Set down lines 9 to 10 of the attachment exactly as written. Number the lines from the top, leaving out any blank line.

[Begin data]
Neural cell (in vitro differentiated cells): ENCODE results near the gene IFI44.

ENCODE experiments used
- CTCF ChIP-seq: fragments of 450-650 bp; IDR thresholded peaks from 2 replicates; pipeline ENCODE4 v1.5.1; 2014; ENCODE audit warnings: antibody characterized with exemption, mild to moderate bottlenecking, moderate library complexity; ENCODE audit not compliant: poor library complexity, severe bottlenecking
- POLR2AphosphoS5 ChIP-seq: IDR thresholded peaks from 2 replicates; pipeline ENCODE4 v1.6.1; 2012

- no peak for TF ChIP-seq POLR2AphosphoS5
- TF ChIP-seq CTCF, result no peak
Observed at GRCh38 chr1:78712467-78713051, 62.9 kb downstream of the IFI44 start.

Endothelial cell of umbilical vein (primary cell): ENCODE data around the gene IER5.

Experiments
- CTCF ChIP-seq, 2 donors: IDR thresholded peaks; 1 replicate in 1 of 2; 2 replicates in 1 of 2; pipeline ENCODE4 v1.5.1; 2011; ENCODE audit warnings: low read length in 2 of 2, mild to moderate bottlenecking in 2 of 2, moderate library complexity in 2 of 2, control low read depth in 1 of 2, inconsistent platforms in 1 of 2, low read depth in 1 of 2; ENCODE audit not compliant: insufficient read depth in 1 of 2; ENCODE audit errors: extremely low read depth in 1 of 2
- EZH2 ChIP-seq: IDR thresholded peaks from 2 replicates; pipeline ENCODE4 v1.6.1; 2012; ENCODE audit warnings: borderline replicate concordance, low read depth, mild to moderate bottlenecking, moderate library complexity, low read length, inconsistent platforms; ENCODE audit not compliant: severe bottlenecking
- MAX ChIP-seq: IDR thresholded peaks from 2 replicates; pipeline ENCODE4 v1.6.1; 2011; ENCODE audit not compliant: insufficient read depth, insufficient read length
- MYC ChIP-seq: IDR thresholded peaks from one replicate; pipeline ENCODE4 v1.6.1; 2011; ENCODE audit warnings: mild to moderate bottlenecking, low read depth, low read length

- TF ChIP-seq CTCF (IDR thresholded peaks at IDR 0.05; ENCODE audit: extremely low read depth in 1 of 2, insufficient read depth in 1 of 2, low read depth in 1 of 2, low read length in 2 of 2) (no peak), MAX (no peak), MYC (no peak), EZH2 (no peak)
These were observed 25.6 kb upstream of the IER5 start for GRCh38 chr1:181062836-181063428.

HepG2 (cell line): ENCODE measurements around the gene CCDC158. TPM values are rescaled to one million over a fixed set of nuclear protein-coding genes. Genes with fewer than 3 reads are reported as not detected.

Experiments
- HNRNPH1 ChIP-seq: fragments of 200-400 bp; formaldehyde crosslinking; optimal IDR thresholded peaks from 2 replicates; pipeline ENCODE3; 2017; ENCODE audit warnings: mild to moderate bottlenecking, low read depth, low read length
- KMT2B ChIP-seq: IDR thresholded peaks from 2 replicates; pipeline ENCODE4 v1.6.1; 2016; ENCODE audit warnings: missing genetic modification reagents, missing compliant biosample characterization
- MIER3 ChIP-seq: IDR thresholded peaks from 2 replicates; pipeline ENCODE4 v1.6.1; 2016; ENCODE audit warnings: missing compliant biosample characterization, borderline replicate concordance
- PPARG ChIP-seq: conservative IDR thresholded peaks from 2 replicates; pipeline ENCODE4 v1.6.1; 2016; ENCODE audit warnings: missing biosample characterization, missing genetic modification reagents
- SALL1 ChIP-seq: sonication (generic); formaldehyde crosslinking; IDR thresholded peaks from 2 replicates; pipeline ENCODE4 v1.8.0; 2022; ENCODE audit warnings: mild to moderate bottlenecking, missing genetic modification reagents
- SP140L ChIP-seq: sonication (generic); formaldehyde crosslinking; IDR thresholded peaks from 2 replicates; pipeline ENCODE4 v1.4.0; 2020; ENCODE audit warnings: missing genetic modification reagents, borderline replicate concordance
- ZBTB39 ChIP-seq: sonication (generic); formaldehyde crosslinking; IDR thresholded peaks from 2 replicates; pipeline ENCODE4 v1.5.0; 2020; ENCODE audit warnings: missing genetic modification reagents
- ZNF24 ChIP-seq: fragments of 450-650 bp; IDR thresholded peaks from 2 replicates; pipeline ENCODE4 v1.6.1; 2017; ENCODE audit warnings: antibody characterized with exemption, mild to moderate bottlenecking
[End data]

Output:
Experiments
- CTCF ChIP-seq, 2 donors: IDR thresholded peaks; 1 replicate in 1 of 2; 2 replicates in 1 of 2; pipeline ENCODE4 v1.5.1; 2011; ENCODE audit warnings: low read length in 2 of 2, mild to moderate bottlenecking in 2 of 2, moderate library complexity in 2 of 2, control low read depth in 1 of 2, inconsistent platforms in 1 of 2, low read depth in 1 of 2; ENCODE audit not compliant: insufficient read depth in 1 of 2; ENCODE audit errors: extremely low read depth in 1 of 2